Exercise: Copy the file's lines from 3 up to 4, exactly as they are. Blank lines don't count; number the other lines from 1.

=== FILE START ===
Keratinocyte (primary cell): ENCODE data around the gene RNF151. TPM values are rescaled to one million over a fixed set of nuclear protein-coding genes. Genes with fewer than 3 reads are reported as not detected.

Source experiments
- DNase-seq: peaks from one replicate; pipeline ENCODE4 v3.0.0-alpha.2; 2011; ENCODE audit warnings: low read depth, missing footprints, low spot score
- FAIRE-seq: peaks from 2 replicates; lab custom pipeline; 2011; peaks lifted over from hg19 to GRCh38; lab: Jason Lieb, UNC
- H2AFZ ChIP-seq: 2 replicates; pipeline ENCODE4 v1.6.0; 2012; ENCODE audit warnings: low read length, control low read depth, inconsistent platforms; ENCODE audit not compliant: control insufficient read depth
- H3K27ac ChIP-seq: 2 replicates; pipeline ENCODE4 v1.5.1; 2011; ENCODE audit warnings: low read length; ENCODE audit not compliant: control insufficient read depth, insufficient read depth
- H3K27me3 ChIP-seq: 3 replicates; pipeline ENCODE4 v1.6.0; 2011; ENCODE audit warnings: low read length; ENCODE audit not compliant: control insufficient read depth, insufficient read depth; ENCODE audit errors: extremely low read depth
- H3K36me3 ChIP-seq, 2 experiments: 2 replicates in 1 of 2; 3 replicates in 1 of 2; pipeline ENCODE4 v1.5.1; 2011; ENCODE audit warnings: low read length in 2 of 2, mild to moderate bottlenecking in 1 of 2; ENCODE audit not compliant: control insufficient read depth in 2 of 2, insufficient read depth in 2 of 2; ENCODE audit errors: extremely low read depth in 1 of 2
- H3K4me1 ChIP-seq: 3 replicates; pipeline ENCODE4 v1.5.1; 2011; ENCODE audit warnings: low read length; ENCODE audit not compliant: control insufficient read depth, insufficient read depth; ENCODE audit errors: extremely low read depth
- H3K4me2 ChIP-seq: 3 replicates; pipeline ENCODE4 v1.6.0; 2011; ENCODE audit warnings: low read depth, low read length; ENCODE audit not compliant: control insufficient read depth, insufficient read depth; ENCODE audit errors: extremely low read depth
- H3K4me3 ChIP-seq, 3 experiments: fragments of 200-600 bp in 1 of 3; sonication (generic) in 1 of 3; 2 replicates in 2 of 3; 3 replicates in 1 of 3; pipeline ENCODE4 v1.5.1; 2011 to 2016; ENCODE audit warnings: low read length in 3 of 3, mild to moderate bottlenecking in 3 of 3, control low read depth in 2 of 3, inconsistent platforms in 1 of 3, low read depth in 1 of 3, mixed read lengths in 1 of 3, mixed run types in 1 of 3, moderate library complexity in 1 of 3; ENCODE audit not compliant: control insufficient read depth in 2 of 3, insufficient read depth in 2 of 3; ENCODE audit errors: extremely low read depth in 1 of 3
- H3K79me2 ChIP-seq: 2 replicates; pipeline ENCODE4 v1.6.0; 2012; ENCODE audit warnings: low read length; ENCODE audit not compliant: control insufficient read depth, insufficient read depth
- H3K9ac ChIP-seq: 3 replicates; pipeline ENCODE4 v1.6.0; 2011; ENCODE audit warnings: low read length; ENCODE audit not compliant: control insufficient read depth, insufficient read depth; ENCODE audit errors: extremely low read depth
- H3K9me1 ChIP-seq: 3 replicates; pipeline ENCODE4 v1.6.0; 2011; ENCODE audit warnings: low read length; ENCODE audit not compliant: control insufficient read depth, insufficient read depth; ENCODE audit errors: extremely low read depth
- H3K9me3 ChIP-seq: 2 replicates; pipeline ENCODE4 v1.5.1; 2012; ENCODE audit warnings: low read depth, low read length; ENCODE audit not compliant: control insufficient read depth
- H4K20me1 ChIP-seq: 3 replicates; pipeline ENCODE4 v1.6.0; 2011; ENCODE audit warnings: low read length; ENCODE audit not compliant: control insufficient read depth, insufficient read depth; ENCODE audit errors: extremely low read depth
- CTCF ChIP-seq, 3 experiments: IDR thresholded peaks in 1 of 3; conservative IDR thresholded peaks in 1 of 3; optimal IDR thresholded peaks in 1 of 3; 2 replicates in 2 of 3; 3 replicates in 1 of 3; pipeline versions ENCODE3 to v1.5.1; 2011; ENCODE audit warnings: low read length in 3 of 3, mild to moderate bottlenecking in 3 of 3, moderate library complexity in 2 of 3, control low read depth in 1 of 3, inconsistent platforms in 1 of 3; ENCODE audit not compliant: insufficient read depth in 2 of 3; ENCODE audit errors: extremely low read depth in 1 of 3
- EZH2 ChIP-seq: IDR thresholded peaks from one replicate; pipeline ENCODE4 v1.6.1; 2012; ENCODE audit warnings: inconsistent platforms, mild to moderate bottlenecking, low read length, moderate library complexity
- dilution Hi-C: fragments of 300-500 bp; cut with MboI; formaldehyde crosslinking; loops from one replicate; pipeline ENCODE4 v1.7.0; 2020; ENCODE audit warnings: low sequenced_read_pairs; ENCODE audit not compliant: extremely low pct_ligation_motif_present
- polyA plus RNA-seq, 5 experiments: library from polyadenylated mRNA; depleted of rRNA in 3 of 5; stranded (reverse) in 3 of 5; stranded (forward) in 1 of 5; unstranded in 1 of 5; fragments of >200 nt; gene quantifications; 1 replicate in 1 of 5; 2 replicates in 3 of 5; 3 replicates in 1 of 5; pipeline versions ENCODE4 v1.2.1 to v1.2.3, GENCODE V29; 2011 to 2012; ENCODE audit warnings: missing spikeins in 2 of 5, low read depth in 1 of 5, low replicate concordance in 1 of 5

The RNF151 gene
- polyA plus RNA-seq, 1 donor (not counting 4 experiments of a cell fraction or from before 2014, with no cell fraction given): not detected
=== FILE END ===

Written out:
- DNase-seq: peaks from one replicate; pipeline ENCODE4 v3.0.0-alpha.2; 2011; ENCODE audit warnings: low read depth, missing footprints, low spot score
- FAIRE-seq: peaks from 2 replicates; lab custom pipeline; 2011; peaks lifted over from hg19 to GRCh38; lab: Jason Lieb, UNC